this is not going to improve.
And with one in 11 posts in NHS England currently unfilled,
could the solution lie in training more of our young people
to fill the gap?
Back at the academy, Helen Walker, Director of Health,
certainly thinks it's the way forward.
We're looking at employability skills,
obviously that's key for the future.
So every year, I have a plan which links my curriculum
to practical activities.
So, we will take the students to the hospital,
they do work experience.
There are about, what, 800 students at this school...
-..at the moment, at the academy?
How many of them do you think will end up in the health care business?
In terms of our sixth form, I'd say that 60 to 70% of my students
get offers from university, and probably half of those
have gone on to do health-related degrees,
which is really successful and, you know,
that gives them real opportunities in the future.
Well, that's the view from the top, but now I want to hear
how the pupils themselves are preparing for the future.
I'm joining them in their social care class,
which today is focusing on the subject of ageing.
Quite appropriate, really.
Girls, can you write the title down, please, which is Later Adulthood?
And straightaway, I had a question.
Excuse me, miss, what's later adulthood?
Girls, can any of you tell Bill what age range
you were looking at for later adulthood? Carolyn?
That's not me.
OK, so we're going to be looking at anything
that can affect someone who is 65 and over.
Shelby, what do you think we're looking at?
Like the way something like your functions stop working,
like your legs.
-Your walking ability starts to decrease.
So those are mainly regressions that we look at in older age.
You know, there might be a temptation
to see a place like this as a bit non-traditional and trendy.
But being here today and seeing what actually happens
really gives us hope for the future.
Have you worked out what you want to do later in life?
I want to be a midwife.
Either a special needs teacher or a neo-natal nurse.
And a crucial part of making that happen
is getting pupils out of the school and into the sort of places
they can learn practical, first-hand lessons.
Today, the sixth-formers are at Manchester Royal Infirmary
to take part in a workshop
on communicating with people with learning difficulties.
Things that we use out on the wards to help patients communicate if they
can't talk to us, so by pointing and pictures.
That can be about how they're feeling, if they're in pain.
For the pupils at the Manchester Health Academy,
it's not just about qualifications,
but life-changing experiences as well.
Olivia is in sixth form and has just completed a work placement
in a residential care home.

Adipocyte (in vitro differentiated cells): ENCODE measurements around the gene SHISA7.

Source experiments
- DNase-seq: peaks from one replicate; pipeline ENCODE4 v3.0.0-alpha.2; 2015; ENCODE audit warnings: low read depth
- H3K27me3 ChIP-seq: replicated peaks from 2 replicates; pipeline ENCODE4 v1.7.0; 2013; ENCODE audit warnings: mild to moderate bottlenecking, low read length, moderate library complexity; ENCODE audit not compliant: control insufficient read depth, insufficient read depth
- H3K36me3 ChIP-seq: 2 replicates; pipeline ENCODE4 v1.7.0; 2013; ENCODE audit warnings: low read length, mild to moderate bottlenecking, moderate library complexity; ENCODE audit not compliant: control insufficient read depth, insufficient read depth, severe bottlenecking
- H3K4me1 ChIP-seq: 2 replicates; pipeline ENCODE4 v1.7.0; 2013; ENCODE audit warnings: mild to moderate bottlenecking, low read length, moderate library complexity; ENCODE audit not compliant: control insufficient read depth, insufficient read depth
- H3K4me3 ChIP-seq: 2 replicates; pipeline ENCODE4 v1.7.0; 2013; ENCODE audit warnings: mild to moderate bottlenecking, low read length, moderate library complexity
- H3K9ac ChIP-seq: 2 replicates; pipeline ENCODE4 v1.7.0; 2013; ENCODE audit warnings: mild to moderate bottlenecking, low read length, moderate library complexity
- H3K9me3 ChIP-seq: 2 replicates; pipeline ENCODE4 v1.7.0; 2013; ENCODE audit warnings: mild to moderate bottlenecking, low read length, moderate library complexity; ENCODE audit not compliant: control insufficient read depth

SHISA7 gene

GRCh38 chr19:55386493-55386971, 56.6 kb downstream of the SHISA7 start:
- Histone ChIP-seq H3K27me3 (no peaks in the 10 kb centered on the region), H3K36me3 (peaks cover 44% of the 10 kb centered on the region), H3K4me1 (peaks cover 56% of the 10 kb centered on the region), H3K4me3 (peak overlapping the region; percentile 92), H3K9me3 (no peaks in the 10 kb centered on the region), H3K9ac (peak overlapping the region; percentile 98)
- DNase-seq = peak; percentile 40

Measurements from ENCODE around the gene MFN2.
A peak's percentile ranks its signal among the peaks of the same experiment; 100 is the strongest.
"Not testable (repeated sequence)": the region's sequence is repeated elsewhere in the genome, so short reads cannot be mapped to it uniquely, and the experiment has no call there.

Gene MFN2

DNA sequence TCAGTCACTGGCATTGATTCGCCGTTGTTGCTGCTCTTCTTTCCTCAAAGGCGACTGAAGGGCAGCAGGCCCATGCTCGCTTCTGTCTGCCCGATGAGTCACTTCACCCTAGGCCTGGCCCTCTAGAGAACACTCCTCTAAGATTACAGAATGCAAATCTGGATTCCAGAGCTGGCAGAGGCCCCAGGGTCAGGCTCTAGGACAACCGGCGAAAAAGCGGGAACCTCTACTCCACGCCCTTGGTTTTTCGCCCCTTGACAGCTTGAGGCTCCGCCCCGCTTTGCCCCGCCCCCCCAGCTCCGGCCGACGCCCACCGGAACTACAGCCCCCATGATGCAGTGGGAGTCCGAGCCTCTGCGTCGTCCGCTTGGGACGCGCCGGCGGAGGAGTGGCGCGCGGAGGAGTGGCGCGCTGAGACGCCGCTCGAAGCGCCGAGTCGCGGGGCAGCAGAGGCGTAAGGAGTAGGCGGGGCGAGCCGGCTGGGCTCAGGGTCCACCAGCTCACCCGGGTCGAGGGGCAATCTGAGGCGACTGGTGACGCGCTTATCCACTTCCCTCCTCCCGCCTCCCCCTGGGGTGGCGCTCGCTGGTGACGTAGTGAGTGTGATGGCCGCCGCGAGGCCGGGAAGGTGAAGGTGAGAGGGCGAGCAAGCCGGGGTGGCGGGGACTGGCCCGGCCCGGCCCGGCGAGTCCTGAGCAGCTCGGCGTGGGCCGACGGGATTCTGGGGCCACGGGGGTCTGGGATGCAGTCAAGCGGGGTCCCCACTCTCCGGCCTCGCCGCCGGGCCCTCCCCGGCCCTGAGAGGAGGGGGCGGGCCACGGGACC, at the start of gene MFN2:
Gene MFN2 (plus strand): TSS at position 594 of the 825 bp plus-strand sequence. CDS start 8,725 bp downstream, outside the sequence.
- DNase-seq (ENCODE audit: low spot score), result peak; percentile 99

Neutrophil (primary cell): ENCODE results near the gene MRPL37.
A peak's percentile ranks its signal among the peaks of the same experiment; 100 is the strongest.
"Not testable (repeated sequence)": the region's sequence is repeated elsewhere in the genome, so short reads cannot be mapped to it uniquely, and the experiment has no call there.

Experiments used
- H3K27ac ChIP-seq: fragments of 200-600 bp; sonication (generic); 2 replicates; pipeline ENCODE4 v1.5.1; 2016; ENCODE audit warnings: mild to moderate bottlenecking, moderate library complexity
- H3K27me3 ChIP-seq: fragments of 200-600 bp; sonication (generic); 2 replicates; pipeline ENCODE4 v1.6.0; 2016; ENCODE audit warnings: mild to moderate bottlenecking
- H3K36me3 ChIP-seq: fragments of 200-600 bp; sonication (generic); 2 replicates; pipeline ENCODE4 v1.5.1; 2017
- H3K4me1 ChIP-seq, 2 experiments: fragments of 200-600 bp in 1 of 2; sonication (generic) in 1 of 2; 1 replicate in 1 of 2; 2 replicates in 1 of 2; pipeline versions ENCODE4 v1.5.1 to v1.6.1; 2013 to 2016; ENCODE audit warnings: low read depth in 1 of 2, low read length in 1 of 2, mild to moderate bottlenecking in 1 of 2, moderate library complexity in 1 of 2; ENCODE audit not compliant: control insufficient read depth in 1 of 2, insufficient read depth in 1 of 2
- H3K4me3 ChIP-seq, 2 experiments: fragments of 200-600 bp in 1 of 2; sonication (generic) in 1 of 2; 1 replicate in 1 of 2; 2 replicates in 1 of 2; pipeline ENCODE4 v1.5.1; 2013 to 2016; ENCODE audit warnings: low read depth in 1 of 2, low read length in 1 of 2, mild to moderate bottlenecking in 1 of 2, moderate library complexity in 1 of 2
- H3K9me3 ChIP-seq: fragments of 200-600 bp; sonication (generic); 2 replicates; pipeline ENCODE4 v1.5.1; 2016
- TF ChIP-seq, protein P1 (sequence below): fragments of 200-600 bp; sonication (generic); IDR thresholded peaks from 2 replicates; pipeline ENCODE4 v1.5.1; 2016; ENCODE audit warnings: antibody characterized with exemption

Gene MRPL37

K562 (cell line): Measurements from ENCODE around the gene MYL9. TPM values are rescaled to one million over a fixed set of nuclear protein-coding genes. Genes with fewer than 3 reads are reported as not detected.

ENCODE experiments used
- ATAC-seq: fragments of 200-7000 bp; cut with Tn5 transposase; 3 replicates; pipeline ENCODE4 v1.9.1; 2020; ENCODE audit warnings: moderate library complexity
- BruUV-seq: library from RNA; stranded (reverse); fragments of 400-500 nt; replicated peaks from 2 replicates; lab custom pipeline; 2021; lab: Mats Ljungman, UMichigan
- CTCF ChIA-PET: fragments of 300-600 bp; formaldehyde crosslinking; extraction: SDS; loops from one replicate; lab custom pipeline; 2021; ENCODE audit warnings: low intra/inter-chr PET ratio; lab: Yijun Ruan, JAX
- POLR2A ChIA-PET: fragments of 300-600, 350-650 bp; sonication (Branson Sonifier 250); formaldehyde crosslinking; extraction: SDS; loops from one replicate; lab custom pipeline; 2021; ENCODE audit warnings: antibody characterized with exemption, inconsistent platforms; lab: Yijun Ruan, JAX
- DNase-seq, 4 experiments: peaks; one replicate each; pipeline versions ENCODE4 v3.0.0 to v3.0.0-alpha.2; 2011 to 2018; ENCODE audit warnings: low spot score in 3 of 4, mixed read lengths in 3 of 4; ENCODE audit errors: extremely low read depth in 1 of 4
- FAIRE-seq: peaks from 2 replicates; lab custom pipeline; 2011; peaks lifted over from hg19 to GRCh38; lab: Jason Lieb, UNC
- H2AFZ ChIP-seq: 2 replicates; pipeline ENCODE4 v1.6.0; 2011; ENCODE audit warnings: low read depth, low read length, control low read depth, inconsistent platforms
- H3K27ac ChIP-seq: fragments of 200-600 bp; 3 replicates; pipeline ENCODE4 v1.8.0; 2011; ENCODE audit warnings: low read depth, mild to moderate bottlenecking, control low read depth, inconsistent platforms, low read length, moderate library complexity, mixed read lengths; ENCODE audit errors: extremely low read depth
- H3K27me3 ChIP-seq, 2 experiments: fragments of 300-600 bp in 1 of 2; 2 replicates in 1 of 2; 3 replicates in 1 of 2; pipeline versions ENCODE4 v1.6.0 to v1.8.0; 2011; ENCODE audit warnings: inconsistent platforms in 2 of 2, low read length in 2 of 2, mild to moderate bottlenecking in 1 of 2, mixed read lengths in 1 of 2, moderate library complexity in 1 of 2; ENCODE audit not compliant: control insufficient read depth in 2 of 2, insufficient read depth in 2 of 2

Before I actually went, I didn't want to go, because I thought...
I thought it wasn't going to be for me.
-But when I went, I loved it.
-What did you like about it?
So, I formed a close bond with a lady called Lily,
she had dementia, but she always remembered me.
And we just used to sit there, I used to paint her nails,
and we just used to speak about her life.
And the key thing is, asking other people who know that person best
before you go in and do the activities.
The environment, your body language, your tone of voice,
will all make a massive difference.
Because he stated that he likes painting and art,
we suggested that they should put him in a coloured room.
And use short sentences and don't make it too confusing for him.
A lot of young people wouldn't find working with older people appealing
-at all, would they?
-That's how I felt before I started.
It's not what you think it will be.
And being truthful, I thought it was going to be, like, miserable.
But each person, that elderly person, they had a story,
and I wanted to hear every person's story.
I want to help people,
so that's why I want to go to uni to do social work.
# Those were the days of our lives... #
So, despite the difficulties the NHS faces,
is it still a good place for young people to set their sights on?
I would have to say yes,
because I am a nurse and have been for 50-odd years.
But, yes, it is very satisfying.
There is a huge range of specialisms that nurses work in.
In order to get more people into the profession,
there needs to be further education in schools.
I think the more they know about the range of opportunities that exist,
the more people will apply for health care working.
Well, it's been an interesting day at the Health Academy
and it's nearly home time.
But there's just one more thing I have to do...
Hello, students. We've learned a lot here today,
and I see that the future is safe in your hands.
So, as a token of my appreciation,
I know you're all Manchester United supporters, most of you,
but I'm going to give you something which I think is from a club
just as great, my own team,
the mighty Wycombe Wanderers!
I'll take it that's a no, then!
Let's just quickly give you the answer to our
What Was The Year That Was? archive quiz.
-1994 is the year.
Oh, that was the year the...
That one... The Channel Tunnel opened.
-The Channel Tunnel opened! That one!
-We'll be open for business the same time tomorrow.
-We will. Bye-bye.
# Oh, yes, I do
# You know I love you
# I always will
# My mind's made up
# By the way that I feel
# There's no beginning
# There'll be no end
# Cos on my love you can depend... #